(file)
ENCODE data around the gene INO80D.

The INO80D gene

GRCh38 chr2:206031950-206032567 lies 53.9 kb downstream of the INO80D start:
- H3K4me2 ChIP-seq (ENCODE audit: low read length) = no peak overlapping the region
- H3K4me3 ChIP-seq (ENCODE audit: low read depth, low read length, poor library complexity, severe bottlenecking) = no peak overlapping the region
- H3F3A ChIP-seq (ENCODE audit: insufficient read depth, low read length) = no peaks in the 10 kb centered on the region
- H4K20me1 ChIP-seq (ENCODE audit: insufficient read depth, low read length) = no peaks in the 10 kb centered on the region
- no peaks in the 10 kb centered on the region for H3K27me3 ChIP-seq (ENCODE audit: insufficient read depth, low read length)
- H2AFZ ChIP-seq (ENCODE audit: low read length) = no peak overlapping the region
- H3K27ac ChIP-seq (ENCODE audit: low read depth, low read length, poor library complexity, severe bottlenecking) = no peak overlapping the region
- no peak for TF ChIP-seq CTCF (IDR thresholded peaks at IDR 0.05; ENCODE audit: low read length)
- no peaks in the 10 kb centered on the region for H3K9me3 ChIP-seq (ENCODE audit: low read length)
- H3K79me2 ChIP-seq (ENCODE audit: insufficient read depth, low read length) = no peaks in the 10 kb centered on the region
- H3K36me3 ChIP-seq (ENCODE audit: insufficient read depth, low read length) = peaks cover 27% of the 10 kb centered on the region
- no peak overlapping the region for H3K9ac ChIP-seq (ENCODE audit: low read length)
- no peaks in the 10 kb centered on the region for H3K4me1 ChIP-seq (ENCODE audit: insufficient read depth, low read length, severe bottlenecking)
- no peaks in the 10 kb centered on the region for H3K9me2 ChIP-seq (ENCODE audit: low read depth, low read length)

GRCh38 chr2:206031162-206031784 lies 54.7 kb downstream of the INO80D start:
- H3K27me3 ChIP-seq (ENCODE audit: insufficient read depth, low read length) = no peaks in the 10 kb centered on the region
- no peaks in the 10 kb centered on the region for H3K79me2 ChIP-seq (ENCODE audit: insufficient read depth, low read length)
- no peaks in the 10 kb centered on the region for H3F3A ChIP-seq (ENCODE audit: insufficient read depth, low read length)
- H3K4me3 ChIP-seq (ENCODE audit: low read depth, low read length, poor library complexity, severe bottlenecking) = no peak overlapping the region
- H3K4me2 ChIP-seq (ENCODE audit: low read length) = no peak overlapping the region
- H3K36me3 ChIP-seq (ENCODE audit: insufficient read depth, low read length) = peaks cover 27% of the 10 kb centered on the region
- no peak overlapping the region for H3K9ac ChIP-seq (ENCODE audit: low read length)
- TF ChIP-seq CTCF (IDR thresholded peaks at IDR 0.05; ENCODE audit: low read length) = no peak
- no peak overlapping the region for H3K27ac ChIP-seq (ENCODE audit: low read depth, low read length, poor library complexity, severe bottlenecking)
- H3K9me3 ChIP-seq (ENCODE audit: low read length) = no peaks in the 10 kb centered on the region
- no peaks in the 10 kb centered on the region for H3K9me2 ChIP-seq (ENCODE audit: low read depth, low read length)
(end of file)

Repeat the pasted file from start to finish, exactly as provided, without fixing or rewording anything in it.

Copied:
ENCODE data around the gene INO80D.

The INO80D gene

GRCh38 chr2:206031950-206032567 lies 53.9 kb downstream of the INO80D start:
- H3K4me2 ChIP-seq (ENCODE audit: low read length) = no peak overlapping the region
- H3K4me3 ChIP-seq (ENCODE audit: low read depth, low read length, poor library complexity, severe bottlenecking) = no peak overlapping the region
- H3F3A ChIP-seq (ENCODE audit: insufficient read depth, low read length) = no peaks in the 10 kb centered on the region
- H4K20me1 ChIP-seq (ENCODE audit: insufficient read depth, low read length) = no peaks in the 10 kb centered on the region
- no peaks in the 10 kb centered on the region for H3K27me3 ChIP-seq (ENCODE audit: insufficient read depth, low read length)
- H2AFZ ChIP-seq (ENCODE audit: low read length) = no peak overlapping the region
- H3K27ac ChIP-seq (ENCODE audit: low read depth, low read length, poor library complexity, severe bottlenecking) = no peak overlapping the region
- no peak for TF ChIP-seq CTCF (IDR thresholded peaks at IDR 0.05; ENCODE audit: low read length)
- no peaks in the 10 kb centered on the region for H3K9me3 ChIP-seq (ENCODE audit: low read length)
- H3K79me2 ChIP-seq (ENCODE audit: insufficient read depth, low read length) = no peaks in the 10 kb centered on the region
- H3K36me3 ChIP-seq (ENCODE audit: insufficient read depth, low read length) = peaks cover 27% of the 10 kb centered on the region
- no peak overlapping the region for H3K9ac ChIP-seq (ENCODE audit: low read length)
- no peaks in the 10 kb centered on the region for H3K4me1 ChIP-seq (ENCODE audit: insufficient read depth, low read length, severe bottlenecking)
- no peaks in the 10 kb centered on the region for H3K9me2 ChIP-seq (ENCODE audit: low read depth, low read length)

GRCh38 chr2:206031162-206031784 lies 54.7 kb downstream of the INO80D start:
- H3K27me3 ChIP-seq (ENCODE audit: insufficient read depth, low read length) = no peaks in the 10 kb centered on the region
- no peaks in the 10 kb centered on the region for H3K79me2 ChIP-seq (ENCODE audit: insufficient read depth, low read length)
- no peaks in the 10 kb centered on the region for H3F3A ChIP-seq (ENCODE audit: insufficient read depth, low read length)
- H3K4me3 ChIP-seq (ENCODE audit: low read depth, low read length, poor library complexity, severe bottlenecking) = no peak overlapping the region
- H3K4me2 ChIP-seq (ENCODE audit: low read length) = no peak overlapping the region
- H3K36me3 ChIP-seq (ENCODE audit: insufficient read depth, low read length) = peaks cover 27% of the 10 kb centered on the region
- no peak overlapping the region for H3K9ac ChIP-seq (ENCODE audit: low read length)
- TF ChIP-seq CTCF (IDR thresholded peaks at IDR 0.05; ENCODE audit: low read length) = no peak
- no peak overlapping the region for H3K27ac ChIP-seq (ENCODE audit: low read depth, low read length, poor library complexity, severe bottlenecking)
- H3K9me3 ChIP-seq (ENCODE audit: low read length) = no peaks in the 10 kb centered on the region
- no peaks in the 10 kb centered on the region for H3K9me2 ChIP-seq (ENCODE audit: low read depth, low read length)